"This was precisely my story, and from that moment I believed myself to be one of those horrible, but charmed beings, doomed to such a protracted existence. The notion grew upon me day by day, and hour by hour, until it became quite a fixed and strong belief, and I was deceiving no one when I played the horrible part that has been attributed to me."

ARE YOU OR AREN’T YOU A GODDAMN VAMPYRE, DUDE — no, you know what, I’m not going to yell at Varney for something that is entirely Rymer/Prest’s stupid fault, it is lazy writing to leave the answer to this question completely up in the air, smdh.

"But you don't mean to say that you believe you are a vampyre now?" said the admiral.

"I say nothing, and know not what to think. I am a desperate man, and what there is at all human in me, strange to say, all of you whom I sought to injure, have awakened."

Henry’s all “who gives a shit, make with the rest of the story”:

"Heed not that," said Henry, "but continue your narrative. We have forgiven everything, and that ought to suffice to quiet your mind upon such a subject."

At this point Varney proceeds to fucking retcon his own first appearance in print. He explains that he had determined to get hold of Bannerworth Hall through whatever means necessary, and after sending them chummy notes asking to buy their home failed to work, he decided to terrify them out of the place instead:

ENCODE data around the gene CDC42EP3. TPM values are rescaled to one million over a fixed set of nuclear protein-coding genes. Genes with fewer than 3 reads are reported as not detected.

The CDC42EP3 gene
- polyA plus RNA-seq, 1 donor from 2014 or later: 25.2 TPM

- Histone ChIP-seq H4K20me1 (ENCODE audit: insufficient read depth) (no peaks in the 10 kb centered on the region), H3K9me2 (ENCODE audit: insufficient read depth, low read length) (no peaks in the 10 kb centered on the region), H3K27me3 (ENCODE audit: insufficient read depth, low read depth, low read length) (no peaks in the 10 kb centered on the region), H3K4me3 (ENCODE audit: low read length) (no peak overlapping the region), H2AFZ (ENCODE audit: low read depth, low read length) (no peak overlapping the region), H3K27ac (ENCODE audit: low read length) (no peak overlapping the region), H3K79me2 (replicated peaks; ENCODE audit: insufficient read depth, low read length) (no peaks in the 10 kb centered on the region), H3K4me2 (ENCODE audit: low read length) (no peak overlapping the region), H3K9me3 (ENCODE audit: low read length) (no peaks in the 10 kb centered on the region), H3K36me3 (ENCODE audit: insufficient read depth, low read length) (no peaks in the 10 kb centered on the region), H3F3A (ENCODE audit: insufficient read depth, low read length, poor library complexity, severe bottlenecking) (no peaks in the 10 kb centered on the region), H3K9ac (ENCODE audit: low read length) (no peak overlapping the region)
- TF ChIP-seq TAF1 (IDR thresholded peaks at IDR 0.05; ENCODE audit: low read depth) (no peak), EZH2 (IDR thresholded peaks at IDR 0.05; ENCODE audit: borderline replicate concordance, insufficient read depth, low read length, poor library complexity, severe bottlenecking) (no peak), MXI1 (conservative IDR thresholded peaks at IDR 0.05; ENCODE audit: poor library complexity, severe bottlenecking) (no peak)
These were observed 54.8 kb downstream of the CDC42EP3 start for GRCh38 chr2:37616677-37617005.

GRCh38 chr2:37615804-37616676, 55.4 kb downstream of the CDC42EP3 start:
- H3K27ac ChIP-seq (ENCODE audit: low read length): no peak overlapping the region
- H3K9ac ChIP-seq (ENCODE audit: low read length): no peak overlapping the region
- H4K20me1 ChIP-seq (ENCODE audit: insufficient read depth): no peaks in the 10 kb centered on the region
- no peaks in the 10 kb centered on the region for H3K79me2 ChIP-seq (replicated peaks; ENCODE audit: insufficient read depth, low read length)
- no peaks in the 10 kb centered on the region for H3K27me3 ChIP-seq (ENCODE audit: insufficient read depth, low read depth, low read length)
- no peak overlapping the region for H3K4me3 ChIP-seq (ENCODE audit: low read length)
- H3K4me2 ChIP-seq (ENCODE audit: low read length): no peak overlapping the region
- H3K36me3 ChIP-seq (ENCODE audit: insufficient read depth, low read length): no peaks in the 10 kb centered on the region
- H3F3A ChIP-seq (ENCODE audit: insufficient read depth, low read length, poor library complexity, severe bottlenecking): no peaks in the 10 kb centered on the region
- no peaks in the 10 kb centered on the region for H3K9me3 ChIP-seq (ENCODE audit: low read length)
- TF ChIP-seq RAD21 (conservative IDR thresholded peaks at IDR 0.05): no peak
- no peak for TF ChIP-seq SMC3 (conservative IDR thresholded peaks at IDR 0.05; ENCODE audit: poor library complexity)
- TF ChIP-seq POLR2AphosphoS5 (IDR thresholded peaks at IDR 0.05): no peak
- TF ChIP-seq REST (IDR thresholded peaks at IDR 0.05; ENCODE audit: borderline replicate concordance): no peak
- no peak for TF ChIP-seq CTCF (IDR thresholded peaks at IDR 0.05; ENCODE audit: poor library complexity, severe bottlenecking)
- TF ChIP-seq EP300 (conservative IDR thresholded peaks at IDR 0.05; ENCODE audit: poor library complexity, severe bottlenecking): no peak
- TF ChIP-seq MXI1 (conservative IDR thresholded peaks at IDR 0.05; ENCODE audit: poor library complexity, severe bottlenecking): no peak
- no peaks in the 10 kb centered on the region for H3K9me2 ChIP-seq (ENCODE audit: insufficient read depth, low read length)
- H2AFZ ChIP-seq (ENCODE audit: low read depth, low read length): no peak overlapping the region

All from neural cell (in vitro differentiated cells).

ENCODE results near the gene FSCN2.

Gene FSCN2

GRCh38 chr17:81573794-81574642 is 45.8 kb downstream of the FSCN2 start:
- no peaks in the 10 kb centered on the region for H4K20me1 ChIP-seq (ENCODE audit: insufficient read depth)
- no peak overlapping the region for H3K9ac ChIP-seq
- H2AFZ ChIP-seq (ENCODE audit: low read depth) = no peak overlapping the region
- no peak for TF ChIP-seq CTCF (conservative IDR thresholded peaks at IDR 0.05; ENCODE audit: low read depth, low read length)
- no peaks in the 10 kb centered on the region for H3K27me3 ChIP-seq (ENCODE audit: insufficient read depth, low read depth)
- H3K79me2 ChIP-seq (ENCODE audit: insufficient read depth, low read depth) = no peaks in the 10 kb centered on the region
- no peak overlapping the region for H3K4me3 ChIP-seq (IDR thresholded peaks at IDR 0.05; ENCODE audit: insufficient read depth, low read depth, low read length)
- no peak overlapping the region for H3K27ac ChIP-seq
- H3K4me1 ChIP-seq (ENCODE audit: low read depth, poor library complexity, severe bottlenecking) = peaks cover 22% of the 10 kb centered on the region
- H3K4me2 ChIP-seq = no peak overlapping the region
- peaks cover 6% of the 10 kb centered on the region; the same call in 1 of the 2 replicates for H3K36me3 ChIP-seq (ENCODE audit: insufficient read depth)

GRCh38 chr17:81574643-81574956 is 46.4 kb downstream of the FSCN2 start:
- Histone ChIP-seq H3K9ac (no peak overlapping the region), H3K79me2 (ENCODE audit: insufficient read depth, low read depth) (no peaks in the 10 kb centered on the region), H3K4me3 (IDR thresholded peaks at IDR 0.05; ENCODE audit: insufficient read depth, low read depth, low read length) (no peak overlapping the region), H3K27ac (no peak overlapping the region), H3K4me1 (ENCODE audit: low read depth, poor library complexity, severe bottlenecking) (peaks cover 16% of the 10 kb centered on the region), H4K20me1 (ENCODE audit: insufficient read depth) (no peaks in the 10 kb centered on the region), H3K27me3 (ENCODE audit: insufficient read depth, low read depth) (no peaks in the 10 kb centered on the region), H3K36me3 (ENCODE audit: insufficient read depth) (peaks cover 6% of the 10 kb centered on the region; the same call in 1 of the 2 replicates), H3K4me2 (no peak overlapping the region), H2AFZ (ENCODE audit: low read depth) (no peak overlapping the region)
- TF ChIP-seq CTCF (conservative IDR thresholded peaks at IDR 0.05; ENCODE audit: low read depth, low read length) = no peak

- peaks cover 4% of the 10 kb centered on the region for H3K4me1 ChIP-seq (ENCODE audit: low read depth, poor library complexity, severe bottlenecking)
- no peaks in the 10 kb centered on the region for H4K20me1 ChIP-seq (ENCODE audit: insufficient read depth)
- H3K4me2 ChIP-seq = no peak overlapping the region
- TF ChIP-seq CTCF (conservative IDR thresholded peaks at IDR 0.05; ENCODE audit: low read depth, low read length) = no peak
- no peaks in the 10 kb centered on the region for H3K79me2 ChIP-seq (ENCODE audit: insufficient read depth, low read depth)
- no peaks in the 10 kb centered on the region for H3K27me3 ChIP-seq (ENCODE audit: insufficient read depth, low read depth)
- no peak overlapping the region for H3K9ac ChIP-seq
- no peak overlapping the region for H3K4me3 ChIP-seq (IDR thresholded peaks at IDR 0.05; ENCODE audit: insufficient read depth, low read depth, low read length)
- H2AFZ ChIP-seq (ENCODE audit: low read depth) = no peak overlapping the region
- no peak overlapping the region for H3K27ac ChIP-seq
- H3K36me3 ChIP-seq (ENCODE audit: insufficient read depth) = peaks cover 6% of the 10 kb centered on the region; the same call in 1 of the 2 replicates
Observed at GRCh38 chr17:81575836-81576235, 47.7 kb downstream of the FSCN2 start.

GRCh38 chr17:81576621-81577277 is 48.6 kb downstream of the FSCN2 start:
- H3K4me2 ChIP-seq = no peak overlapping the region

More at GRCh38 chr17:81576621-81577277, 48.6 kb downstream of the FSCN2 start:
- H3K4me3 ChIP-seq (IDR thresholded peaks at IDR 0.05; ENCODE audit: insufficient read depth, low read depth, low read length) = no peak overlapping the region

"By prowling about, I made myself familiar with the grounds, and with all the plan of the residence, and then one night made my appearance in Flora's chamber by the window."

"But how do you account," said Charles Holland, "for your extraordinary likeness to the portrait?"

"It is partly natural, for I belong to a collateral branch of the family;


and it was previously arranged. I had seen the portrait in Marmaduke Bannerworth's time, and I knew some of its peculiarities and dress sufficiently well to imitate them. I calculated upon producing a much greater effect by such an imitation; and it appears that I was not wrong, for I did produce it to the full."

"You did, indeed," said Henry; "and if you did not bring conviction to our minds that you were what you represented yourself to be, you at least staggered our judgments upon the occasion, and left us in a position of great doubt and difficulty."

"I did; I did all that, I know I did; and, by pursuing that line of conduct, I, at last, I presume, entirely forced you from the house."

"That you did."

"Flora fainted when I entered her chamber; and the moment I looked upon her sweet countenance my heart smote me for what I was about; but I solemnly aver, that my lips never touched her, and that, beyond the fright, she suffered nothing from Varney, the vampyre."